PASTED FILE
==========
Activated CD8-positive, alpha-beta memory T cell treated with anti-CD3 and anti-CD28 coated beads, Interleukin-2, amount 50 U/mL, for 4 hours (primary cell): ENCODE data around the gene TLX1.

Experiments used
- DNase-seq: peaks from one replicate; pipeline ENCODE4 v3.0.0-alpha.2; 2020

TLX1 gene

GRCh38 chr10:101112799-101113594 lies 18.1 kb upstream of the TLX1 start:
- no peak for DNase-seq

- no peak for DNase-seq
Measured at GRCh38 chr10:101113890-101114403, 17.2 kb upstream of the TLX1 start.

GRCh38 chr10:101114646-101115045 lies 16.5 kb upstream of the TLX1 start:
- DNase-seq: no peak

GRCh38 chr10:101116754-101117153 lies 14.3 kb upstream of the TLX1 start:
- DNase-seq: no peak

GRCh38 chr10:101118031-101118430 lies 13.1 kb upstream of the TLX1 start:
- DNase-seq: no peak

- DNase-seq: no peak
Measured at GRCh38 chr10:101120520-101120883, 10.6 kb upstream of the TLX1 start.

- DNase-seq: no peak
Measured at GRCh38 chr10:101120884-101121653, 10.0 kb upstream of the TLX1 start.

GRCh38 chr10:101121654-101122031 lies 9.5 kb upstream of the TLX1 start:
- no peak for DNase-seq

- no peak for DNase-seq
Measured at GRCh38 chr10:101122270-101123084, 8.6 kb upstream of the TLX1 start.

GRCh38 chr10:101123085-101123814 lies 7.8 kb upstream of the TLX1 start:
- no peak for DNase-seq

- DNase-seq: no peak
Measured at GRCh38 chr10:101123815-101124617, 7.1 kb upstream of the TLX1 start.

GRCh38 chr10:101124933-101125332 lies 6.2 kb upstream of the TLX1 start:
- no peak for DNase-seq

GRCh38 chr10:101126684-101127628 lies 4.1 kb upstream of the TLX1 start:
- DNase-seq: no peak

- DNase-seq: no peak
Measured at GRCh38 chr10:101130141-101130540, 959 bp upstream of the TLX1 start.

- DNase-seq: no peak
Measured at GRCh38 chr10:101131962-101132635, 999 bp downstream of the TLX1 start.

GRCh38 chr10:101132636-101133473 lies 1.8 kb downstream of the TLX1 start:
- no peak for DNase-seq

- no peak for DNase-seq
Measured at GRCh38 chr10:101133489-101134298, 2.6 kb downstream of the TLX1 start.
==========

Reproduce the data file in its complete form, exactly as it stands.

Activated CD8-positive, alpha-beta memory T cell treated with anti-CD3 and anti-CD28 coated beads, Interleukin-2, amount 50 U/mL, for 4 hours (primary cell): ENCODE data around the gene TLX1.

Experiments used
- DNase-seq: peaks from one replicate; pipeline ENCODE4 v3.0.0-alpha.2; 2020

TLX1 gene

GRCh38 chr10:101112799-101113594 lies 18.1 kb upstream of the TLX1 start:
- no peak for DNase-seq

- no peak for DNase-seq
Measured at GRCh38 chr10:101113890-101114403, 17.2 kb upstream of the TLX1 start.

GRCh38 chr10:101114646-101115045 lies 16.5 kb upstream of the TLX1 start:
- DNase-seq: no peak

GRCh38 chr10:101116754-101117153 lies 14.3 kb upstream of the TLX1 start:
- DNase-seq: no peak

GRCh38 chr10:101118031-101118430 lies 13.1 kb upstream of the TLX1 start:
- DNase-seq: no peak

- DNase-seq: no peak
Measured at GRCh38 chr10:101120520-101120883, 10.6 kb upstream of the TLX1 start.

- DNase-seq: no peak
Measured at GRCh38 chr10:101120884-101121653, 10.0 kb upstream of the TLX1 start.

GRCh38 chr10:101121654-101122031 lies 9.5 kb upstream of the TLX1 start:
- no peak for DNase-seq

- no peak for DNase-seq
Measured at GRCh38 chr10:101122270-101123084, 8.6 kb upstream of the TLX1 start.

GRCh38 chr10:101123085-101123814 lies 7.8 kb upstream of the TLX1 start:
- no peak for DNase-seq

- DNase-seq: no peak
Measured at GRCh38 chr10:101123815-101124617, 7.1 kb upstream of the TLX1 start.

GRCh38 chr10:101124933-101125332 lies 6.2 kb upstream of the TLX1 start:
- no peak for DNase-seq

GRCh38 chr10:101126684-101127628 lies 4.1 kb upstream of the TLX1 start:
- DNase-seq: no peak

- DNase-seq: no peak
Measured at GRCh38 chr10:101130141-101130540, 959 bp upstream of the TLX1 start.

- DNase-seq: no peak
Measured at GRCh38 chr10:101131962-101132635, 999 bp downstream of the TLX1 start.

GRCh38 chr10:101132636-101133473 lies 1.8 kb downstream of the TLX1 start:
- no peak for DNase-seq

- no peak for DNase-seq
Measured at GRCh38 chr10:101133489-101134298, 2.6 kb downstream of the TLX1 start.